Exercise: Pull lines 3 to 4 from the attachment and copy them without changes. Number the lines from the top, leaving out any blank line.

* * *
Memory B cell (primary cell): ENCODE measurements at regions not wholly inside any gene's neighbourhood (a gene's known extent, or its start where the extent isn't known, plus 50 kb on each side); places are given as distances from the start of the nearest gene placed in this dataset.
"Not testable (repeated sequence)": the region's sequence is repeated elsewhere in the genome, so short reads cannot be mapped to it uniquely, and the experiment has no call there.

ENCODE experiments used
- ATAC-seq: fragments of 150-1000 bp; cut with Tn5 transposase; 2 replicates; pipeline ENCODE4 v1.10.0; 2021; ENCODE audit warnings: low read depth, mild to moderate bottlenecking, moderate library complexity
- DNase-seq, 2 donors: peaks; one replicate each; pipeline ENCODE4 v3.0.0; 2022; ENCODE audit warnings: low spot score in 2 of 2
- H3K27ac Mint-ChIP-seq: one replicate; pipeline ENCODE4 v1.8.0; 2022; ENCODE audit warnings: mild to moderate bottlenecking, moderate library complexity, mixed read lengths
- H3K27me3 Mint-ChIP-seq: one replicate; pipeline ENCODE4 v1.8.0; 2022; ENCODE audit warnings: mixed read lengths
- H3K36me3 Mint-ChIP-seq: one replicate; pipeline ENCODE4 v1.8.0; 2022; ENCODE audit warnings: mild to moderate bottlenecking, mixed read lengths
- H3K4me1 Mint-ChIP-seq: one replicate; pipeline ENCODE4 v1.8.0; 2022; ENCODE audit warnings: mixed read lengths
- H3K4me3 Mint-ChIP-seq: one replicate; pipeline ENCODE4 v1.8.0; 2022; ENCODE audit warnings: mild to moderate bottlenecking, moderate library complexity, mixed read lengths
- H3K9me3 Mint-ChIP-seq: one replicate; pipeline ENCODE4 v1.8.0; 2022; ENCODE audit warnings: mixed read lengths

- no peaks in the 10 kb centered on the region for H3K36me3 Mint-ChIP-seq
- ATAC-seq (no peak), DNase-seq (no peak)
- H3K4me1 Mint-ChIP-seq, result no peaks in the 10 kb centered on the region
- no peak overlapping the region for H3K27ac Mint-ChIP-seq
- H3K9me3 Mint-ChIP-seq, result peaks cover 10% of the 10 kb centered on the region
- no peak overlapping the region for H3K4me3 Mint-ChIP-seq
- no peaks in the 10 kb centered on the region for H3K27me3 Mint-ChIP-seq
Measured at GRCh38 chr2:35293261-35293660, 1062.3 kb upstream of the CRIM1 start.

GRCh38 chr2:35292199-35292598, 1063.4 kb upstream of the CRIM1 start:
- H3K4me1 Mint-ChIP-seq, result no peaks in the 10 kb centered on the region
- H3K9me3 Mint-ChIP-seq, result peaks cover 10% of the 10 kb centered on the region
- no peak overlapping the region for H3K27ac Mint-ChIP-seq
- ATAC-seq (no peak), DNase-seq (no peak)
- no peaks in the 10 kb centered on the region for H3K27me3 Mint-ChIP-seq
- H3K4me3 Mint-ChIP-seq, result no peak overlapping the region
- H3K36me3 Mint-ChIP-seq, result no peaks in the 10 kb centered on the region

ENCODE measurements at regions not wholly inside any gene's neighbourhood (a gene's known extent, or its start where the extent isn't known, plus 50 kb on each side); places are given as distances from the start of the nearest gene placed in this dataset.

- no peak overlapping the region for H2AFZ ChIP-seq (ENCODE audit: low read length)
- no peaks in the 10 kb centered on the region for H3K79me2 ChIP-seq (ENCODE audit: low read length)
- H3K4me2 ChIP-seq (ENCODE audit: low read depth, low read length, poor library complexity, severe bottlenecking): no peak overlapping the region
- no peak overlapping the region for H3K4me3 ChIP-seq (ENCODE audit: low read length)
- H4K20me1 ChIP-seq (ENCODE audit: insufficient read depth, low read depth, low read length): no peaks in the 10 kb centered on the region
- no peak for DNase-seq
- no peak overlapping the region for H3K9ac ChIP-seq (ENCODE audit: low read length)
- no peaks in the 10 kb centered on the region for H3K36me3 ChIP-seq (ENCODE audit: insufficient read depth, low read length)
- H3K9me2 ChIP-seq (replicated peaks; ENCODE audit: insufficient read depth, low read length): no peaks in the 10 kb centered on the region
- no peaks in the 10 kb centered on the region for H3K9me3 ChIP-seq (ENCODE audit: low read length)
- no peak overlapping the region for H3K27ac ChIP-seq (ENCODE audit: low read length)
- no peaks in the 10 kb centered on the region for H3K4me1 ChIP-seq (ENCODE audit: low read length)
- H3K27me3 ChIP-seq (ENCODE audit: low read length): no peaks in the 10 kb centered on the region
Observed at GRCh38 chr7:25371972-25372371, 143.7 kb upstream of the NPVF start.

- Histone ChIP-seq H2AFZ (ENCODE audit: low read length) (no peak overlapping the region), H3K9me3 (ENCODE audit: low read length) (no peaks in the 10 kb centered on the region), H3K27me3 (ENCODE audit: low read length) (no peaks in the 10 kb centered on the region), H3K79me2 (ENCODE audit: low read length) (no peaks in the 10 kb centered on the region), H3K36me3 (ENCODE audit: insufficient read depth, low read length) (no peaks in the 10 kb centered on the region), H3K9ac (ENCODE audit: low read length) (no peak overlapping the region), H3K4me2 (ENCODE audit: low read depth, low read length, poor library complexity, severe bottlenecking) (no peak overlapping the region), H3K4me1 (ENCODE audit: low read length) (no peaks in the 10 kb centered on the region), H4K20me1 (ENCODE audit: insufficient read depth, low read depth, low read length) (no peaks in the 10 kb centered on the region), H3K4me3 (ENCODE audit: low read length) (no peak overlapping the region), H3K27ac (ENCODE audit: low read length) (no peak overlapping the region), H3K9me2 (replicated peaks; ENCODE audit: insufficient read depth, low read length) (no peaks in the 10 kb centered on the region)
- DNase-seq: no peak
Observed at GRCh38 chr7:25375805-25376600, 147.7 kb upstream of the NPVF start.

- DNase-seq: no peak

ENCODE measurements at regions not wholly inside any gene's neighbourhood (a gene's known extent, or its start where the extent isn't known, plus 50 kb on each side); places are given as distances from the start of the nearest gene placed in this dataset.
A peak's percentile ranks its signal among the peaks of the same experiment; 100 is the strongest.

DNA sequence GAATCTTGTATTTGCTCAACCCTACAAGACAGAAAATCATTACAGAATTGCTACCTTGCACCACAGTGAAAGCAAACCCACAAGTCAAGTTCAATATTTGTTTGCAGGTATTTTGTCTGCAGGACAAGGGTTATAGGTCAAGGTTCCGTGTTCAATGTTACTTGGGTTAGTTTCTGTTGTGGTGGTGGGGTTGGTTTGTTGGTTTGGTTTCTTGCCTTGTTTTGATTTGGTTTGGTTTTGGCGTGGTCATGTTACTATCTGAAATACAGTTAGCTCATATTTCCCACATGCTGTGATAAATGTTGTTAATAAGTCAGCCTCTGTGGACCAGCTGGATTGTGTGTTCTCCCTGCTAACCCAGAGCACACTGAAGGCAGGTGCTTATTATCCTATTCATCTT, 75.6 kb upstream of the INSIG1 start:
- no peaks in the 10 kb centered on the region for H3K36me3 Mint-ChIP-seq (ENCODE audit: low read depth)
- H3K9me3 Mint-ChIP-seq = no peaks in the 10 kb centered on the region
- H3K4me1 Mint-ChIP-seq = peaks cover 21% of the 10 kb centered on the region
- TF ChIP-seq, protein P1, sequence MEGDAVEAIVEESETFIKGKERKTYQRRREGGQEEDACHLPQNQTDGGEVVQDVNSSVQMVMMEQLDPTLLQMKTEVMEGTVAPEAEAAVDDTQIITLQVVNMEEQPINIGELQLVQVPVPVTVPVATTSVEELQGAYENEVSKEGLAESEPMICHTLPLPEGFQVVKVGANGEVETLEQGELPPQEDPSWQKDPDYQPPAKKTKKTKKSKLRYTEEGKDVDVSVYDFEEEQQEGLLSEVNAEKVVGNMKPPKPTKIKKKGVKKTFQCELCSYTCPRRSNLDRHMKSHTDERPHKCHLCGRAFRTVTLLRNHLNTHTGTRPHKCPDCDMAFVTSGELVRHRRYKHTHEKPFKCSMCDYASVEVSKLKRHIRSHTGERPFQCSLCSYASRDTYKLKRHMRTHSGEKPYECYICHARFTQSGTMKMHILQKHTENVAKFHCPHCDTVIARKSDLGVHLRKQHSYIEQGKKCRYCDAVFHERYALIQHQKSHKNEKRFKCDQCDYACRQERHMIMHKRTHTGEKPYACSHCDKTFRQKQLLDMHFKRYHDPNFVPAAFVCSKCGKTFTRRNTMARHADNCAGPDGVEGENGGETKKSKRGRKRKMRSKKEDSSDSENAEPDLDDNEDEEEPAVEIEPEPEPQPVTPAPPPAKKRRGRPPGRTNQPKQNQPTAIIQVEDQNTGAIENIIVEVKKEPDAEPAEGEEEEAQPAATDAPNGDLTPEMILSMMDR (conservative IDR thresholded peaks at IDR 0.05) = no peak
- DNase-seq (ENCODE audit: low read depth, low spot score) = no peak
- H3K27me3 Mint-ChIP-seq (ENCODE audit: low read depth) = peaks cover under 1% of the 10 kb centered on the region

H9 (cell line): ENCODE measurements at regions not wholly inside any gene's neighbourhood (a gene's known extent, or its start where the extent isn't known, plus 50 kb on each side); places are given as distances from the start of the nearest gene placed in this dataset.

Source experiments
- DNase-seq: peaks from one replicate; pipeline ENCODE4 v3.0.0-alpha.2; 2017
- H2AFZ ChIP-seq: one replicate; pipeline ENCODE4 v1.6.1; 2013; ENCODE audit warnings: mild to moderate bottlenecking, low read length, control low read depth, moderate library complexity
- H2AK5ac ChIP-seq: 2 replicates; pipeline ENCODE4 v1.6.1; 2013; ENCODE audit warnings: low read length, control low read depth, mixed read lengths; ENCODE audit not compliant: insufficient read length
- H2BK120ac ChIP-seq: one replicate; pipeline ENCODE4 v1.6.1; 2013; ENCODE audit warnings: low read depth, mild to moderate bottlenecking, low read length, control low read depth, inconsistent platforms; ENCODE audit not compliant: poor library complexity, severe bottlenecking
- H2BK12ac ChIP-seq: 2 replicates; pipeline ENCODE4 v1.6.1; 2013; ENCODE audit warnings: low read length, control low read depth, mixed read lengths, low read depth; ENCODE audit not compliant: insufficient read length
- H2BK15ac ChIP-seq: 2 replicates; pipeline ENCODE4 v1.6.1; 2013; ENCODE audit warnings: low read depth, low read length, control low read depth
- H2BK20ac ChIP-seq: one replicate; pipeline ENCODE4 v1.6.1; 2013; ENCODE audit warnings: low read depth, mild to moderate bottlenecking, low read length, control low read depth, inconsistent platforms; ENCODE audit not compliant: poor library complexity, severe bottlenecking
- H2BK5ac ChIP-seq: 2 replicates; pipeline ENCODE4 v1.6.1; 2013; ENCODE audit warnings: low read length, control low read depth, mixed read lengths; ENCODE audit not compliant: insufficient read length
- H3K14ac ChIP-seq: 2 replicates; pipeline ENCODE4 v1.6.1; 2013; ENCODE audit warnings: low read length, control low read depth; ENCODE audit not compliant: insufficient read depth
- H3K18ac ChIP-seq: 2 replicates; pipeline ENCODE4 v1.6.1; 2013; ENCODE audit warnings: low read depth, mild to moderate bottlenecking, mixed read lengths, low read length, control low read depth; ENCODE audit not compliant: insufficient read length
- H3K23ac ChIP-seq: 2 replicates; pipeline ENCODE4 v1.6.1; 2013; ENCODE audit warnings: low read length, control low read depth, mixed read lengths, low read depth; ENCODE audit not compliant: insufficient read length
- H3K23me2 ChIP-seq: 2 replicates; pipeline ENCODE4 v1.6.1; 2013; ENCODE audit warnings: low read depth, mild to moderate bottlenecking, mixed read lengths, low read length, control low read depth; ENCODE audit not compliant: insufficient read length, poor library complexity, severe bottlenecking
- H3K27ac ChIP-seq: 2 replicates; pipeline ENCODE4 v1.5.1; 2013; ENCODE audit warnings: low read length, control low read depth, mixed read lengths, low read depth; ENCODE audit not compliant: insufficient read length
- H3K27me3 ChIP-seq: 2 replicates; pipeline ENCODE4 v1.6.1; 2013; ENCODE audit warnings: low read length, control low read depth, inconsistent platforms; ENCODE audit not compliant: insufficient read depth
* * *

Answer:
ENCODE experiments used
- ATAC-seq: fragments of 150-1000 bp; cut with Tn5 transposase; 2 replicates; pipeline ENCODE4 v1.10.0; 2021; ENCODE audit warnings: low read depth, mild to moderate bottlenecking, moderate library complexity